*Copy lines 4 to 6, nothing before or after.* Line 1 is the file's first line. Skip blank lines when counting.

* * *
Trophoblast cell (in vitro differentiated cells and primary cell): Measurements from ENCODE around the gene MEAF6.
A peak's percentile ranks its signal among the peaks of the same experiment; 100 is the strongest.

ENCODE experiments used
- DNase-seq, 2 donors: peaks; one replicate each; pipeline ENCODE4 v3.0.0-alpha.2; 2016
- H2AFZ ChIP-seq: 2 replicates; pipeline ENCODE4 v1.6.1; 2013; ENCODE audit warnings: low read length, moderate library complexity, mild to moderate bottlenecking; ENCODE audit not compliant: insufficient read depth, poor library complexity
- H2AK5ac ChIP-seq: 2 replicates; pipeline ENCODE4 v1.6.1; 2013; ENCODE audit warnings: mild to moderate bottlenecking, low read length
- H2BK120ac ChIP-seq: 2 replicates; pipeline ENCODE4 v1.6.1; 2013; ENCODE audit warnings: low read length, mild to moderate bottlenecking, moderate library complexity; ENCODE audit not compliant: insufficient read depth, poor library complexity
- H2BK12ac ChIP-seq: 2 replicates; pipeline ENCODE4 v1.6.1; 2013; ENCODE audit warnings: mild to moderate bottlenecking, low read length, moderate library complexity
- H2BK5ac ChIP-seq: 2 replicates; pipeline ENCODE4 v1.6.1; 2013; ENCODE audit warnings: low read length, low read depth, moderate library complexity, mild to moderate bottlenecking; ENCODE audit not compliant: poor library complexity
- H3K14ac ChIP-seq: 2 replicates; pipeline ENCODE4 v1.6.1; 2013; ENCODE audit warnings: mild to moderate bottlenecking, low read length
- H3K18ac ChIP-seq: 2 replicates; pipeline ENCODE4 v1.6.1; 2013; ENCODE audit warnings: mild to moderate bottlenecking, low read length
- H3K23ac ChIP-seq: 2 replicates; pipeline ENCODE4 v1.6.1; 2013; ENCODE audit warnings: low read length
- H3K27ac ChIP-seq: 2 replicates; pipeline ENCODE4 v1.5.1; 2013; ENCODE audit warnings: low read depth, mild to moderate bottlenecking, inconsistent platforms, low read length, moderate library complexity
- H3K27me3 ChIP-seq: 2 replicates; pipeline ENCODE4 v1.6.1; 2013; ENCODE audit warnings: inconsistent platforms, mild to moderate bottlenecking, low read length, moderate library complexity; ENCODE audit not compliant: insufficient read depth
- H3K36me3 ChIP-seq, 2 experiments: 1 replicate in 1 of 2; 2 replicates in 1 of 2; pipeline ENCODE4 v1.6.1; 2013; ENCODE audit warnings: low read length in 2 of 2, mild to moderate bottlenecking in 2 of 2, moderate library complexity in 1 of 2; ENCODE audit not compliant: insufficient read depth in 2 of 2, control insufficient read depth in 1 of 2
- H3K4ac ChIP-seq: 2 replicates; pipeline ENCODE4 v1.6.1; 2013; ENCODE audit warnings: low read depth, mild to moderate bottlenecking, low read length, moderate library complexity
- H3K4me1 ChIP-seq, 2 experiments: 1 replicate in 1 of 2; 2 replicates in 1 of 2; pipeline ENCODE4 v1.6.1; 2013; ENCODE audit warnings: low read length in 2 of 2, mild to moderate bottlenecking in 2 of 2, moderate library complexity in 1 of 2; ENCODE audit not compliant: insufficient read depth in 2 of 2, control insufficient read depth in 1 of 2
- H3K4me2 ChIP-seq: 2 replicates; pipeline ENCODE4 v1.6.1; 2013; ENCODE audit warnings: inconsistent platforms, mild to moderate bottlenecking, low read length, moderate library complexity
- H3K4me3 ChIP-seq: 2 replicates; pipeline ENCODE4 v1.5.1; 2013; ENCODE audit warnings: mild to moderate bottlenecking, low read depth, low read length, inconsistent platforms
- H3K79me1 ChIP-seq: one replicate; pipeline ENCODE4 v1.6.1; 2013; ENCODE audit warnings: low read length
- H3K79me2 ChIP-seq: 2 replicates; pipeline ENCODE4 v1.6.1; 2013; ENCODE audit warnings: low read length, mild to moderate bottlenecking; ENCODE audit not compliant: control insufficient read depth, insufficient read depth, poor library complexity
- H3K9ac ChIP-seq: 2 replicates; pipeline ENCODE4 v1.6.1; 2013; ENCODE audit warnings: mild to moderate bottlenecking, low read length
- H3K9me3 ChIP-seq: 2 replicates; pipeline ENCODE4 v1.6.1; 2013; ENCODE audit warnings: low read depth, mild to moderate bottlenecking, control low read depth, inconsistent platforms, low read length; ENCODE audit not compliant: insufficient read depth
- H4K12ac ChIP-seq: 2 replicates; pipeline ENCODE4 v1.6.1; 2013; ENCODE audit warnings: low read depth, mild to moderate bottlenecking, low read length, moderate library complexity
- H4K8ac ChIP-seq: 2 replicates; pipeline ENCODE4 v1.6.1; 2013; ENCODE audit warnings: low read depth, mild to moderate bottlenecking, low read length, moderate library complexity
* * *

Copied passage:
- DNase-seq, 2 donors: peaks; one replicate each; pipeline ENCODE4 v3.0.0-alpha.2; 2016
- H2AFZ ChIP-seq: 2 replicates; pipeline ENCODE4 v1.6.1; 2013; ENCODE audit warnings: low read length, moderate library complexity, mild to moderate bottlenecking; ENCODE audit not compliant: insufficient read depth, poor library complexity
- H2AK5ac ChIP-seq: 2 replicates; pipeline ENCODE4 v1.6.1; 2013; ENCODE audit warnings: mild to moderate bottlenecking, low read length